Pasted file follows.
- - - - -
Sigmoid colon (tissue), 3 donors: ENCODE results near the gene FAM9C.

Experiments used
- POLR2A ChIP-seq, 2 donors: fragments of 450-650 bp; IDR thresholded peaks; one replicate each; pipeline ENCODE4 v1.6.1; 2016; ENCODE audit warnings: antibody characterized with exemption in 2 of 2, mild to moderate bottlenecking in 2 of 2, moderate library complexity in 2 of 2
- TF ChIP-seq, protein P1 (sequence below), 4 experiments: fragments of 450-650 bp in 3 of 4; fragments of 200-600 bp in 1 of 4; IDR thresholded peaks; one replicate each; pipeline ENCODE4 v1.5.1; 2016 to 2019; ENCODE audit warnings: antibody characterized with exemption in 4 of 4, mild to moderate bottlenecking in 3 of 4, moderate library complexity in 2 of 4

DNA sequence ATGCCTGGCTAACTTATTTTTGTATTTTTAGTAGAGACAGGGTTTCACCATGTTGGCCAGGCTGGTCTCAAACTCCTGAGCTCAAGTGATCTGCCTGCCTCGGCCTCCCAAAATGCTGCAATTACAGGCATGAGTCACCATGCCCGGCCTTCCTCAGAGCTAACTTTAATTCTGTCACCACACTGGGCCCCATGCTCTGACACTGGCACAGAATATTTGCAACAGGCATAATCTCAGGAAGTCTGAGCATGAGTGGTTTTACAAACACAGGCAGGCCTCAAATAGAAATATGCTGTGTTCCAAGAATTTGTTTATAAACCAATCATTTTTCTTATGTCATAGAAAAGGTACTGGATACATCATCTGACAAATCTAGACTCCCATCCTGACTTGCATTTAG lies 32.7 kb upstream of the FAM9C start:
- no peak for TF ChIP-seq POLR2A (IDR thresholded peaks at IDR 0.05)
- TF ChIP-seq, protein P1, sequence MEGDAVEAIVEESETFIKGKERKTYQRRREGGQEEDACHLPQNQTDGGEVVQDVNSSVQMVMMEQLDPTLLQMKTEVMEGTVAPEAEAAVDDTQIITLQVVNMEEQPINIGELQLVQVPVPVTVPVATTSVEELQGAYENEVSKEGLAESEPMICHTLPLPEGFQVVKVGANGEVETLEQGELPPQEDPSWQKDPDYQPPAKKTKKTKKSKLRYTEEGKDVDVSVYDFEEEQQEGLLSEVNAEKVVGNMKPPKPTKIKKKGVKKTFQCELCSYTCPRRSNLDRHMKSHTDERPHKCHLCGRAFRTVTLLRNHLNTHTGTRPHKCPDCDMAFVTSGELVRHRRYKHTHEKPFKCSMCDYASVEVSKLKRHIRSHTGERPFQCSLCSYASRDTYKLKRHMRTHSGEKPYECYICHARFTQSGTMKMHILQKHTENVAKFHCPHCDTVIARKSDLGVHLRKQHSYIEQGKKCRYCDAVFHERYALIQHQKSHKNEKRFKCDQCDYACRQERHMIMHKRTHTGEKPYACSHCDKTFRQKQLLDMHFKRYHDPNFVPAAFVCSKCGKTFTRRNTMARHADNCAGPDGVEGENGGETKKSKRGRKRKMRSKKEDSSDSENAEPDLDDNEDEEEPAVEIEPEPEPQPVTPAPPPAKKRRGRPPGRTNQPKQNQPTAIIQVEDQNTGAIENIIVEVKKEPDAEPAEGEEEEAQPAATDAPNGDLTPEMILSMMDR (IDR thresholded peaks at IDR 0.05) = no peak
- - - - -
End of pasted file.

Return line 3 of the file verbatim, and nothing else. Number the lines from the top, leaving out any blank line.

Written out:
- POLR2A ChIP-seq, 2 donors: fragments of 450-650 bp; IDR thresholded peaks; one replicate each; pipeline ENCODE4 v1.6.1; 2016; ENCODE audit warnings: antibody characterized with exemption in 2 of 2, mild to moderate bottlenecking in 2 of 2, moderate library complexity in 2 of 2